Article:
David Langford offers praise for most of Holdstock's work, but regarded Merlin's Wood less highly: "the overall narrative is flawed, distorted by its weight of undeserved loss and inaccessible healing".[16]

Book covers[edit]

The covers of Holdstock's books were produced by a variety of illustrators. The original UK and US covers of Mythago Wood were illustrated by Eddi Gornall and Christopher Zacharow, respectively; Geoff Taylor illustrated the original UK covers for the Mythago Wood sequels Lavondyss, The Bone Forest, The Hollowing and Merlin's Wood. Illustrators of subsequent covers and editions include Jim Burns, Tom Canty, John Howe, Alan Lee, John Jude Palencar, Larry Rostant and Ron Walotsky. John Howe stated: "Holdstock is to me one of the best Celtic fantasy authors alive today."[17]


  • The novella Mythago Wood won the BSFA Award for Best Short Story in 1981 along with the World Fantasy Award for Best Novella in 1982.
  • The novel Mythago Wood won the BSFA Award for Best Novel in 1984 along with the World Fantasy Award for Best Novel in 1985. Mythago Wood was published as part of the Masterpieces of Fantasy series by Easton Press, who describe themselves as releasing 'works of lasting meaning, beauty and importance.'
  • Lavondyss won the BSFA Award for Best Novel in 1988.
  • The Bone Forest was nominated for the World Fantasy Award in the category of Best Collection in 1992.
  • The Ragthorn, coauthored with Garry Kilworth, won the World Fantasy Award in the category of Best Novella in 1992 and was nominated for the BSFA Award for Best Novel in 1994.
  • The Fetch won the HOMer Award for horror novel in 1992.
  • The Iron Grail won the Czech Academy of Science Fiction Fantasy and Horror Award in the category of Best Novel in 2002.
  • La Forêt des Mythagos, i.e. the Mythago Wood collection, won the Grand Prix de l'Imaginaire in the category of Prix spécial in 2003.
  • The short story "Scarrowfell" in Dans la vallée des statues & autres récits (Denoël, 2004), translated into French by Philippe Gindre, won the Imaginales award (Prix Imaginales) in the Short Story category in 2004.
  • Celtika won the Grand Prix de l'Imaginaire in the Foreign Language Novel category in 2004.

Select bibliography[edit]

Ryhope Wood series

Merlin Codex series

  • Celtika
  • The Iron Grail
  • The Broken Kings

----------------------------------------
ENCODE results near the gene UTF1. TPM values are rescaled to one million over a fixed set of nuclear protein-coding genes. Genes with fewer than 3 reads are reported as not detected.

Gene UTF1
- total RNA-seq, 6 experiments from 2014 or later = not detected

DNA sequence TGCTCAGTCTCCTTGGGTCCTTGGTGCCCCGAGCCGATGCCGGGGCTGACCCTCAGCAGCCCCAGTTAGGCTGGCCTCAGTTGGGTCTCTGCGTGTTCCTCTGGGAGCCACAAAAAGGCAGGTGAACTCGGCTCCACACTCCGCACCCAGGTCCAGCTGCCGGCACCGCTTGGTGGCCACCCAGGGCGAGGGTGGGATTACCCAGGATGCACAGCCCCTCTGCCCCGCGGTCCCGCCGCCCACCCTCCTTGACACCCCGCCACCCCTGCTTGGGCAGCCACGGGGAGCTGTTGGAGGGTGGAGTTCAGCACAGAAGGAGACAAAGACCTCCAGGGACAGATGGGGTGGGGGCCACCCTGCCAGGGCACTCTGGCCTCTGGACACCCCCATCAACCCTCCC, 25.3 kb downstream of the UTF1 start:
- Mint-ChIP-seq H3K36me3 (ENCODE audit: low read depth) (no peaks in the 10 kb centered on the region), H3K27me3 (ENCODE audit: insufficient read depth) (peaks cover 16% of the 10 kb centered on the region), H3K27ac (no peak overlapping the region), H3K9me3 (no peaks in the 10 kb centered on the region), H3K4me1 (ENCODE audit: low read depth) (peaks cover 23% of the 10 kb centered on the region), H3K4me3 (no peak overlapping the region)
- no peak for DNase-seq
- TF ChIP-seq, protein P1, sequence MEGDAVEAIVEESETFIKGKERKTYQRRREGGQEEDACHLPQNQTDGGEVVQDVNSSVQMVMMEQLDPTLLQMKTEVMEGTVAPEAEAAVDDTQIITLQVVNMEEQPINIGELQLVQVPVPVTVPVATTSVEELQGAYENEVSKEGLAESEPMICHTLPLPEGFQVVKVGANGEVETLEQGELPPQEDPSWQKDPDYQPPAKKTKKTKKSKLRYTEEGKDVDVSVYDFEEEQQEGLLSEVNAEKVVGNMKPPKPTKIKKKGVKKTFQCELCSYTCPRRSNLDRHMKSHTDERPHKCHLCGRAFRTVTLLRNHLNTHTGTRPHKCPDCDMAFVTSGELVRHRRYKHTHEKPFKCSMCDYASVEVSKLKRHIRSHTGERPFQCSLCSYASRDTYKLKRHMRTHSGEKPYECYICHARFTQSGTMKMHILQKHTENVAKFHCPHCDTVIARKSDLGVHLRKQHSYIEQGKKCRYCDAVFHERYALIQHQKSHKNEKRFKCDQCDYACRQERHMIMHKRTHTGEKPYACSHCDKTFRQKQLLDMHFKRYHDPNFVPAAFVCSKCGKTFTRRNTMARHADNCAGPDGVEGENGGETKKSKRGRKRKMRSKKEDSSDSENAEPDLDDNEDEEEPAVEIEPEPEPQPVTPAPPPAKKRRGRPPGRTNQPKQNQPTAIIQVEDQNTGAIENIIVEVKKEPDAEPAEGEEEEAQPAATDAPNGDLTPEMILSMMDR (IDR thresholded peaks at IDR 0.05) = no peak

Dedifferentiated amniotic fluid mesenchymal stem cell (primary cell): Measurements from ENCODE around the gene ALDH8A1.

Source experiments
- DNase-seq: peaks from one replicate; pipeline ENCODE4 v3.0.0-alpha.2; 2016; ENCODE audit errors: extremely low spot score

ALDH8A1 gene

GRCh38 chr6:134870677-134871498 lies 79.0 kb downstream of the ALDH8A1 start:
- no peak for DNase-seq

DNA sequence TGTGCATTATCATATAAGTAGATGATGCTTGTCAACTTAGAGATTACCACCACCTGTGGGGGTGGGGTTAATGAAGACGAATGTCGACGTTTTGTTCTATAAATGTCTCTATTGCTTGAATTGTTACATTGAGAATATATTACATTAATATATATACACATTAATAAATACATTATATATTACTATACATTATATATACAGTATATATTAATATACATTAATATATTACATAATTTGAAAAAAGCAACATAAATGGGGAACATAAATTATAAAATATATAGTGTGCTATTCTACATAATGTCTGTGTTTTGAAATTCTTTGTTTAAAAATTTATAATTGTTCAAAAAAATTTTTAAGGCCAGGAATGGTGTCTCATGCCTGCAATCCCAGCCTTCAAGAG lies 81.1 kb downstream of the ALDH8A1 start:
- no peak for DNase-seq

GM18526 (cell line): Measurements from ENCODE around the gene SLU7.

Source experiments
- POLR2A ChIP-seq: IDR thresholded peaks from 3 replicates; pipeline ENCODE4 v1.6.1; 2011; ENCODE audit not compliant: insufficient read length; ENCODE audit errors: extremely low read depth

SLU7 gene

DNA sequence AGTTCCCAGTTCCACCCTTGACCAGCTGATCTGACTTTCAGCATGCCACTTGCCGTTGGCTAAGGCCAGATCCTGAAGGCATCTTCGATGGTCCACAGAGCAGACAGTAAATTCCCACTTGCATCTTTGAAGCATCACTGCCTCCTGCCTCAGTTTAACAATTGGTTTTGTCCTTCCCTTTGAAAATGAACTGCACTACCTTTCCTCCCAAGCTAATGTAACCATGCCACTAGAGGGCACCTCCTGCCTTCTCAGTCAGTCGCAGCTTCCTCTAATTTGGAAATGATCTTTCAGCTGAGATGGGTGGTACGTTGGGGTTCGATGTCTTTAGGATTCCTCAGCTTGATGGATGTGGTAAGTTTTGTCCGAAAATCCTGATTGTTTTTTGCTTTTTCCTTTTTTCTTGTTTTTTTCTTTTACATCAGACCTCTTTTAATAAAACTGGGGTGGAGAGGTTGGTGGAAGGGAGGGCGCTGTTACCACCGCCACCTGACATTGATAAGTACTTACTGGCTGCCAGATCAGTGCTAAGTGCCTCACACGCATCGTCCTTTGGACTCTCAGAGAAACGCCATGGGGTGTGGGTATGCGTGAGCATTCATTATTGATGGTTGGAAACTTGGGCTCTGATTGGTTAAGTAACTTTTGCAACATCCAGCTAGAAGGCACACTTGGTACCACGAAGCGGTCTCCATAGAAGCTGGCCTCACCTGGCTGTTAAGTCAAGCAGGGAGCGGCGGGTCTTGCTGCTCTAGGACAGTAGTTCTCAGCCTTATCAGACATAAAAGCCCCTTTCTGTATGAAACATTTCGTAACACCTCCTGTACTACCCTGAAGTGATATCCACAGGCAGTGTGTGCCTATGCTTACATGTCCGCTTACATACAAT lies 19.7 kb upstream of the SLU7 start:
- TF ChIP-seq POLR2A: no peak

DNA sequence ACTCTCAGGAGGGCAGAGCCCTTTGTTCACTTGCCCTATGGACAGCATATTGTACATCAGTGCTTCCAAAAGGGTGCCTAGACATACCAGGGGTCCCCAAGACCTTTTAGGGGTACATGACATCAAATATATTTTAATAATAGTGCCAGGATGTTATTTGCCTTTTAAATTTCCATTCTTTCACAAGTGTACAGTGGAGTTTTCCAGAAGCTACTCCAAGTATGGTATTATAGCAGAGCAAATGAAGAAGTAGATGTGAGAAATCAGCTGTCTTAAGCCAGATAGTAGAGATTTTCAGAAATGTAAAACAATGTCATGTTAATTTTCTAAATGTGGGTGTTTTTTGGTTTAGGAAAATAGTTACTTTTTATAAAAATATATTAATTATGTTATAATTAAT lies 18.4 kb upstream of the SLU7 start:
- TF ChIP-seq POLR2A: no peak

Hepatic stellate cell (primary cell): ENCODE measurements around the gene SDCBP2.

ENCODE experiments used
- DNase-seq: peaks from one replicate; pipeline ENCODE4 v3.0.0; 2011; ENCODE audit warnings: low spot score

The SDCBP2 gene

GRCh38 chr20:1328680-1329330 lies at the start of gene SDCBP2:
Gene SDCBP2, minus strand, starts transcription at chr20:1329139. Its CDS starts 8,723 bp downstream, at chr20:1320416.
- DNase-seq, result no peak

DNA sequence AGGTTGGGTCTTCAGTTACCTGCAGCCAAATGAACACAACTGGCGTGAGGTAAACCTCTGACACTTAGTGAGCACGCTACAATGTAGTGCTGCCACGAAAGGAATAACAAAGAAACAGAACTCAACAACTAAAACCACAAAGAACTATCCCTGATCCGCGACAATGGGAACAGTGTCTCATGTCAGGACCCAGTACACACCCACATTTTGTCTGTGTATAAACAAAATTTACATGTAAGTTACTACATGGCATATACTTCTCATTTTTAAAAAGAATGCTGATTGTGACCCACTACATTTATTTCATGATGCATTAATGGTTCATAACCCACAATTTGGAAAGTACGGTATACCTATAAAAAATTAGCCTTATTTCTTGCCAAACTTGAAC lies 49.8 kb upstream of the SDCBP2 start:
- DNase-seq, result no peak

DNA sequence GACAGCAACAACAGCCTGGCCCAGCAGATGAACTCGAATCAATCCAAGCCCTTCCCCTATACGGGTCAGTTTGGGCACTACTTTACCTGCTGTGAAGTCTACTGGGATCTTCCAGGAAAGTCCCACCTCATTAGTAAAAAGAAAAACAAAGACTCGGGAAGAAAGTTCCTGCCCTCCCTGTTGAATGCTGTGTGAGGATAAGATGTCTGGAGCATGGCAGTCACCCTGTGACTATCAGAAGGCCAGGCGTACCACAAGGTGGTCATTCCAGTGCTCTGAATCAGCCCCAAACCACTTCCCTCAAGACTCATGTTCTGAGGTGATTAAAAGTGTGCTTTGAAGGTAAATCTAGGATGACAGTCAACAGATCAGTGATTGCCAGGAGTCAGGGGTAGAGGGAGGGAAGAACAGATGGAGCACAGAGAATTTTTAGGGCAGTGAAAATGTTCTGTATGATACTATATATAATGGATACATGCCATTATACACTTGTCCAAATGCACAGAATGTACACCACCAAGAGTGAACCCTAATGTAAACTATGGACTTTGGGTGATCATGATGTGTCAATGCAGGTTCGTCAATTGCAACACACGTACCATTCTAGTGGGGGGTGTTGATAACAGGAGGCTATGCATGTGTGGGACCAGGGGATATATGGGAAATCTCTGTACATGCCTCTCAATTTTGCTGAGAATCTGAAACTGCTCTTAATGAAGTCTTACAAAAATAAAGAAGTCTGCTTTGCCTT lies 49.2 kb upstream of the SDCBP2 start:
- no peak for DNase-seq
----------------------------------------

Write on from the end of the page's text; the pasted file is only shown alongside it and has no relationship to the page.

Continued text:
Night Hunter series (as Robert Faulcon)

  • The Stalking
  • The Talisman
  • The Ghost Dance
  • The Shrine
  • The Hexing
  • The Labyrinth

Other novels

  • Eye Among the Blind
  • Earthwind
  • Necromancer
  • Where Time Winds Blow
  • In the Valley of the Statues (short story collection)
  • The Emerald Forest (film novelisation)
  • The Fetch (also published under the title Unknown Regions)
  • Ancient Echoes
  • The Dark Wheel computer game novella included in Elite


  1. ^ Holdstock, Robert Eye Among the Blind (New York: Doubleday & Company, 1976), back flap.
  2. ^ Newman, Kim St. James Guide to Fantasy Writers, ed. David Pringle (Detroit, MI: St. James Press, 1996), page 285.
  3. ^ Langford, David Supernatural Fiction Writers, Second Edition, Volume 1, ed. Richard Bleiler (New York, NY: Charles Scribner's Sons, 2003), page 445.
  4. ^ Moorcock, Michael Horror: The 100 Best Books, eds. Jones, Stephen and Newman, Kim (New York, NY: Carrol & Graf, 1998), page 326.
  5. ^ The Ultimate Guide to Science Fiction, David Pringle (London: Grafton Books, 1990), page 111.
  6. ^ The Encyclopedia of Fantasy, editors John Clute and John Grant (New York, NY: St. Martin's Press, 1997), page 474.
  7. ^ Pixley, Andrew: The Professionals MkIV Viewing Notes, Network, 2016. [Paperback book included with Blu-ray release]
  8. ^ Langford, David Supernatural Fiction Writers, Second Edition, Volume 1, ed. Richard Bleiler (New York, NY: Charles Scribner's Sons, 2003), page 446.
  9. ^ "Locus Roundtable: Robert Holdstock." Locus Online: The Website of The Magazine of the Science Fiction & Fantasy Field. Web. 29 Nov. 2009. <"Locus Roundtable: Robert Holdstock". Archived from the original on 3 December 2009. Retrieved 29 November 2009.>.
  10. ^ "RIP Rob Holdstock". 29 November 2009.
  11. ^ Kilworth, Garry; Holdstock, Robert (2013). Poems, Peoms and Other Atrocities. Stanza Press. PS Publishing. ISBN 978-1848636378.
  12. ^ The Ultimate Guide to Science Fiction, David Pringle (London: Grafton, 1990), page 111.
  13. ^ The Ultimate Guide to Science Fiction, David Pringle (London: Grafton, 1990), page 111.
  14. ^ Drout, Michael D.C. Of Sorcerers and Men: Tolkien and the Roots of Modern Fantasy Literature, China: Barnes & Noble Publishing, 2006, page 56.
  15. ^ Curry, Patrick Defending Middle-Earth: Tolkien: Myth and Modernity, New York, NY: Houghton Mifflin, 2004, pages 132–133
  16. ^ Langford, David Supernatural Fiction Writers, Second Edition, Volume 1, ed. Richard Bleiler (New York, NY: Charles Scribner's Sons, 2003), page 450.
  17. ^ Jude, Dick Fantasy Art Masters: The Best Fantasy and Science Fiction Artists and How They Work, London: HarperCollins, 1999, page 43.